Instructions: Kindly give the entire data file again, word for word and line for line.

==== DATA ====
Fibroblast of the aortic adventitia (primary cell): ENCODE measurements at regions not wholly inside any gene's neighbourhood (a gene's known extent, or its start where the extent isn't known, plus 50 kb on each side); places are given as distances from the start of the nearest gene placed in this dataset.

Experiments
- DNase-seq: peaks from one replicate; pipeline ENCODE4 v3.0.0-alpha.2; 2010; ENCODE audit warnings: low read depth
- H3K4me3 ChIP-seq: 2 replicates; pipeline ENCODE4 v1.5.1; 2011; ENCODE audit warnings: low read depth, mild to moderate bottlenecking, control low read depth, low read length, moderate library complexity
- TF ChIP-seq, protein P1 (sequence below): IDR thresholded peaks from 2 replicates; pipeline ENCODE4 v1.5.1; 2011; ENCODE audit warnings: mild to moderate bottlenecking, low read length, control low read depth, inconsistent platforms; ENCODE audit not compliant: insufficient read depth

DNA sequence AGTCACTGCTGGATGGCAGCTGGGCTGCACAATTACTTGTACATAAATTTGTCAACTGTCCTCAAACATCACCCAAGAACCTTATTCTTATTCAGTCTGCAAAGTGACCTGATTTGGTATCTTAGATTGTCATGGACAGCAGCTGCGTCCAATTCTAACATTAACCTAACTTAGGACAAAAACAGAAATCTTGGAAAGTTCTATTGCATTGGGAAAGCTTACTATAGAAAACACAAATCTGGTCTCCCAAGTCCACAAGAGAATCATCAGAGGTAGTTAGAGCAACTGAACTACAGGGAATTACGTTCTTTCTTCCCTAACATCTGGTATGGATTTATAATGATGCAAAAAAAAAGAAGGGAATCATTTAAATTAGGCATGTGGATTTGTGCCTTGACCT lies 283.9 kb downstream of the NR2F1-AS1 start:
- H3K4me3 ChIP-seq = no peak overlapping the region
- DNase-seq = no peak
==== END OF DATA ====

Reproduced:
Fibroblast of the aortic adventitia (primary cell): ENCODE measurements at regions not wholly inside any gene's neighbourhood (a gene's known extent, or its start where the extent isn't known, plus 50 kb on each side); places are given as distances from the start of the nearest gene placed in this dataset.

Experiments
- DNase-seq: peaks from one replicate; pipeline ENCODE4 v3.0.0-alpha.2; 2010; ENCODE audit warnings: low read depth
- H3K4me3 ChIP-seq: 2 replicates; pipeline ENCODE4 v1.5.1; 2011; ENCODE audit warnings: low read depth, mild to moderate bottlenecking, control low read depth, low read length, moderate library complexity
- TF ChIP-seq, protein P1 (sequence below): IDR thresholded peaks from 2 replicates; pipeline ENCODE4 v1.5.1; 2011; ENCODE audit warnings: mild to moderate bottlenecking, low read length, control low read depth, inconsistent platforms; ENCODE audit not compliant: insufficient read depth

DNA sequence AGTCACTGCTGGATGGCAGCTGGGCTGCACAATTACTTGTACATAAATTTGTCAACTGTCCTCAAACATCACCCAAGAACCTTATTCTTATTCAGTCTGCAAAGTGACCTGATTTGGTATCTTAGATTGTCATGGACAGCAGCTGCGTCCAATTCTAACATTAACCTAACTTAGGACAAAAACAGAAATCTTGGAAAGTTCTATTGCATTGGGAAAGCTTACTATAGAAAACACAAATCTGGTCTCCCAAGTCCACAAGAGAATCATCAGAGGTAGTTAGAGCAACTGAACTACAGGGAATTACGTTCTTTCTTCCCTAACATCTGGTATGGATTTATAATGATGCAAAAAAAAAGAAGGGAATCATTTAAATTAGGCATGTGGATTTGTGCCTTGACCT lies 283.9 kb downstream of the NR2F1-AS1 start:
- H3K4me3 ChIP-seq = no peak overlapping the region
- DNase-seq = no peak